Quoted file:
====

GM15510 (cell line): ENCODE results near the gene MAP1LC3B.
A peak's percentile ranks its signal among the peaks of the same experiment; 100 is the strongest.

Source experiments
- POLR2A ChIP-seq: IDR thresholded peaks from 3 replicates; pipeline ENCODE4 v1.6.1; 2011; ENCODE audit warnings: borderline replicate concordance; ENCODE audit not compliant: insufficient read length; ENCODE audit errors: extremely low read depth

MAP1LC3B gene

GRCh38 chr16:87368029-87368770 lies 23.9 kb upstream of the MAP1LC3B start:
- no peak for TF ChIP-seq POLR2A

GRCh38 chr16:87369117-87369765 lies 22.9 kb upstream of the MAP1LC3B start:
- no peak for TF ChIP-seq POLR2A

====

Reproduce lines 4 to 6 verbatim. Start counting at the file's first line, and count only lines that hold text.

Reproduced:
- POLR2A ChIP-seq: IDR thresholded peaks from 3 replicates; pipeline ENCODE4 v1.6.1; 2011; ENCODE audit warnings: borderline replicate concordance; ENCODE audit not compliant: insufficient read length; ENCODE audit errors: extremely low read depth

MAP1LC3B gene

GRCh38 chr16:87368029-87368770 lies 23.9 kb upstream of the MAP1LC3B start: